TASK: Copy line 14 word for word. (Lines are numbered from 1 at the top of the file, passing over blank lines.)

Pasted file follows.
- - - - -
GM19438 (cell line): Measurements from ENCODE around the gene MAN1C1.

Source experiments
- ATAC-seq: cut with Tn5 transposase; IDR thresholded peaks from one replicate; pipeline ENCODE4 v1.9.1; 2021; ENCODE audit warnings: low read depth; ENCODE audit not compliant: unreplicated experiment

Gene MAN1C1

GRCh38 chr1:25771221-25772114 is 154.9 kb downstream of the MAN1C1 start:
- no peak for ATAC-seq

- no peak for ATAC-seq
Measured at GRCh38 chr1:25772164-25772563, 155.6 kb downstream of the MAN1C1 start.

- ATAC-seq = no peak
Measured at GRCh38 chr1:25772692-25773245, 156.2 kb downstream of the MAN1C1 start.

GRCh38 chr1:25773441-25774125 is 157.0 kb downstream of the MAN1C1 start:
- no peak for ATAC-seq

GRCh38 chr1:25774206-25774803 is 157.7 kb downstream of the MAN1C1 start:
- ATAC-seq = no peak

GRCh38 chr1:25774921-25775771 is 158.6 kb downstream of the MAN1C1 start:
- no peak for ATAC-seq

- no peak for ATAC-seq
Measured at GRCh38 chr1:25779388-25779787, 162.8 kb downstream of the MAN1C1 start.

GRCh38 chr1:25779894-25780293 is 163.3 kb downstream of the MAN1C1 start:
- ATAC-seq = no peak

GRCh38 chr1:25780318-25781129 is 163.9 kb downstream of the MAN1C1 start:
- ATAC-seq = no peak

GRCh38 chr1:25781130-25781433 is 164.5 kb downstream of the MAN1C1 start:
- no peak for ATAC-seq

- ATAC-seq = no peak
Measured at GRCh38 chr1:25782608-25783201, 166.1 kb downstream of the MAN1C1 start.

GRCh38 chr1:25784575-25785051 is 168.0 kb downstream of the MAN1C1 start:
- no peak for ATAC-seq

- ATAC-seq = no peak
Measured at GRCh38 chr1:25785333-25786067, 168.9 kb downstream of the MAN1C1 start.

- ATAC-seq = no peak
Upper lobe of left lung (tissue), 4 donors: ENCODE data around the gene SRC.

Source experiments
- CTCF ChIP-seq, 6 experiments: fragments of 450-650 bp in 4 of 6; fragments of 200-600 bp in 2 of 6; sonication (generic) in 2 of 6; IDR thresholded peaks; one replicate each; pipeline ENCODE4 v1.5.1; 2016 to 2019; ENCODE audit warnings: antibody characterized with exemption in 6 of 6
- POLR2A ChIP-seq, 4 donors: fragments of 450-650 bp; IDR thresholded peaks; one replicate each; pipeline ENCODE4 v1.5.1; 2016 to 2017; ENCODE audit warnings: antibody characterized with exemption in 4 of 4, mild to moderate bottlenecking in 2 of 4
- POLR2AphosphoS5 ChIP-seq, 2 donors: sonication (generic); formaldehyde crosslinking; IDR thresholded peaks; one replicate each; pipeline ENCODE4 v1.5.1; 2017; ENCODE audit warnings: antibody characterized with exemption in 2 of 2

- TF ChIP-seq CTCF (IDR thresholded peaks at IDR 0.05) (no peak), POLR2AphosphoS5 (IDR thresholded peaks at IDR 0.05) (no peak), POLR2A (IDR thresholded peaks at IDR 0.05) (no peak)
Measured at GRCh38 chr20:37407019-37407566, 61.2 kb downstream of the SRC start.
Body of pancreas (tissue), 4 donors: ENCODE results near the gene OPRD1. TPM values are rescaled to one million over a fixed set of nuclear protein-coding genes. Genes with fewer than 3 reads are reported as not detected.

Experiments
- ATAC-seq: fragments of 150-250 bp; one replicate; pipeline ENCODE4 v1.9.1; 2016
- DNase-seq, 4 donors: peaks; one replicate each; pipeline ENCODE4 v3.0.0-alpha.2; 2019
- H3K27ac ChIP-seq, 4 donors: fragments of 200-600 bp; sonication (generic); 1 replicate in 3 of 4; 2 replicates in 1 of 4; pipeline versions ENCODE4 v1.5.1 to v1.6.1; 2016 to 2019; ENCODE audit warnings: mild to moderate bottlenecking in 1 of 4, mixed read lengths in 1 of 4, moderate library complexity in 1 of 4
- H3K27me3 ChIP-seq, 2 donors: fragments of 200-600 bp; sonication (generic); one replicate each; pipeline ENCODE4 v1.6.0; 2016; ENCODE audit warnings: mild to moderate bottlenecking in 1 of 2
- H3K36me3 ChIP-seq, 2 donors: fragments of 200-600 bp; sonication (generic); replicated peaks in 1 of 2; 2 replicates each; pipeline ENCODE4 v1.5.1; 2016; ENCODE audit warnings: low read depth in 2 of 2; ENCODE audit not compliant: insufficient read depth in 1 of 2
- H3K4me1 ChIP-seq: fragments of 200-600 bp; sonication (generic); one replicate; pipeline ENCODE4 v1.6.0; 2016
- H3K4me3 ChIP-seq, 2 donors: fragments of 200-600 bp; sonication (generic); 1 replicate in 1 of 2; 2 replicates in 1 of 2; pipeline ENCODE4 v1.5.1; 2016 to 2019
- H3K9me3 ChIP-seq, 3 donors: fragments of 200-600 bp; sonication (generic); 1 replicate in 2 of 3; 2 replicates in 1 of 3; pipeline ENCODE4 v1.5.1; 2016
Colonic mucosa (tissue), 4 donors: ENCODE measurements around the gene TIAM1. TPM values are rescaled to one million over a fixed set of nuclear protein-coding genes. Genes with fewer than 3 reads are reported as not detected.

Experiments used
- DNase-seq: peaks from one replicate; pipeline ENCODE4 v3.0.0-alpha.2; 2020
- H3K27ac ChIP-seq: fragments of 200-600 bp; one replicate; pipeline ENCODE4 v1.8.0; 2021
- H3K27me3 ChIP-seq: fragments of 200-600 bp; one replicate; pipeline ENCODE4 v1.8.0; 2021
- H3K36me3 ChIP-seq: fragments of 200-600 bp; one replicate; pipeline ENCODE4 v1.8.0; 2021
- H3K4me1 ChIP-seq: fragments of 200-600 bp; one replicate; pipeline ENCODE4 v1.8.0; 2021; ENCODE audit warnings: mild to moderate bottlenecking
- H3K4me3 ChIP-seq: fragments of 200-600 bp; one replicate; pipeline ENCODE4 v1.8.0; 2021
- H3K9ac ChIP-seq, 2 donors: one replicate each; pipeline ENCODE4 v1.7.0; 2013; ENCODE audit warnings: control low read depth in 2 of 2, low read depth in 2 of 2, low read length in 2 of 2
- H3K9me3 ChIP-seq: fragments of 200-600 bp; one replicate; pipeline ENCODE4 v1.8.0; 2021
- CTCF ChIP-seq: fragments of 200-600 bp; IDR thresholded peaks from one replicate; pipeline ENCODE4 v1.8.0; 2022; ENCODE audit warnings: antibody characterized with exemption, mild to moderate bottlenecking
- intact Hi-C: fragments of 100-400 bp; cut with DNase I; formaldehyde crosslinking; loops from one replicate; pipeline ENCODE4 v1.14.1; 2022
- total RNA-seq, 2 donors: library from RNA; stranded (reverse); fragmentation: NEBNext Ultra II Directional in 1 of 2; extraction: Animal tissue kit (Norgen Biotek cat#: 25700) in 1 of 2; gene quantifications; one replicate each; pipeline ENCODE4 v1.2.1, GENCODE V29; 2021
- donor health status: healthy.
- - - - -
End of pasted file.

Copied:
- ATAC-seq = no peak